Publishing houses in Kenya could be losing billions of shillings every year to hungry book pirates who collude with bookshops and some schools to maintain the illegal trade.
Mostly affected are publishers dealing with set books approved for use in public and private secondary schools as well as textbooks like English, Kiswahili and Mathematics which are a must-have in all primary and secondary schools right from the time a child sets their foot into Standard One.
According to Moran Publishers CEO David Muita, whose firm is one of the most affected , the situation is made worse by the Kenyan police force where most officers have little or no knowledge of copyright laws.
"Sometimes when they arrest someone selling pirated books they do not know what crime to charge them with," he says regrettably. "We have a number of court cases at the moment."
In their own estimation, the Kenya Publishers Association says revenues of between 40 and 50 per cent that could have gone to the pockets of publishers every year ends up in bank accounts of the rogue pirates. As a result, most book publishers in the country are limping and facing an uncertain future, while book sellers continue to post impressive sales because they can afford to sell pirated books cheaply and without taxes meaning the Kenya Revenue Authority is also losing millions in unpaid levies.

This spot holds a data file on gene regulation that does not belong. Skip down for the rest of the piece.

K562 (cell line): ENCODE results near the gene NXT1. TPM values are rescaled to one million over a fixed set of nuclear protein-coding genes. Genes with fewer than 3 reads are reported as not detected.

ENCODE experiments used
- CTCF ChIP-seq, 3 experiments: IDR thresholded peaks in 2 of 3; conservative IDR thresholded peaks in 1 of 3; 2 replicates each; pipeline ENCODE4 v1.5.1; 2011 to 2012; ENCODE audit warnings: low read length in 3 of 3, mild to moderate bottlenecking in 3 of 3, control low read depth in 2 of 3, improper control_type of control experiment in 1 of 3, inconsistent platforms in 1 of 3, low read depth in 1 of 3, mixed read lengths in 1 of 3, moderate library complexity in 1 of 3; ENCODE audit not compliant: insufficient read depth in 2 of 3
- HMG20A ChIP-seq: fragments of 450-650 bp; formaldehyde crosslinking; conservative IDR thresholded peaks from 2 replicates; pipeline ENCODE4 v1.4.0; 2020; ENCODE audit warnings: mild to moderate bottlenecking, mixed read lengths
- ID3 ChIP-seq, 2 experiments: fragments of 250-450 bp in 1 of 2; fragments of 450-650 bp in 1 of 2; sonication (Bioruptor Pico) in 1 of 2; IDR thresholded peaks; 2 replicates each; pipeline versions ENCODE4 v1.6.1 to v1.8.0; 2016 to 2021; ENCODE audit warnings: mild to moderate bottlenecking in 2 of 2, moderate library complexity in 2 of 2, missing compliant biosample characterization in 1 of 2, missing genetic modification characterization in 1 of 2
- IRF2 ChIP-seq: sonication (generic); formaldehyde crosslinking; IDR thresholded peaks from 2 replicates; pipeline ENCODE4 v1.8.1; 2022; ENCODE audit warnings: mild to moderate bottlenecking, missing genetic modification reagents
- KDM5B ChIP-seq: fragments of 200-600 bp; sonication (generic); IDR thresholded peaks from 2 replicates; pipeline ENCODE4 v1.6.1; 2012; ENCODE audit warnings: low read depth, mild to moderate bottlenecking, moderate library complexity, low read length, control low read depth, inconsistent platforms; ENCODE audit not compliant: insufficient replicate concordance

"This is getting very serious, especially to those who have set-books," says Phoenix chief executive officer John Mwazemba. "Mostly because of technology these pirates have been able to survive since they can copy everything the way it is." In one of the perfect cases of what piracy is doing, Moran Publishers who have published a Kiswahili set book Damu Nyeusi, says they are now selling less than 15,000 copies every year compared to more than 300,000 copies when the book was launched.
At the receiving end as well are the book authors who miss out on their expected royalties. Basically, the pirates approach colluding book sellers with a promise to deliver the books at a big discount. Then they take the original book and reproduce it word for word and sometimes in the same quality as the publishers.
They then deliver the pirated books to the book distributors who then sell to schools, some of which are aware of the trade. Parents are always never aware or do not have the time to authenticate a book so long as the title matches with what they have been given by their schools.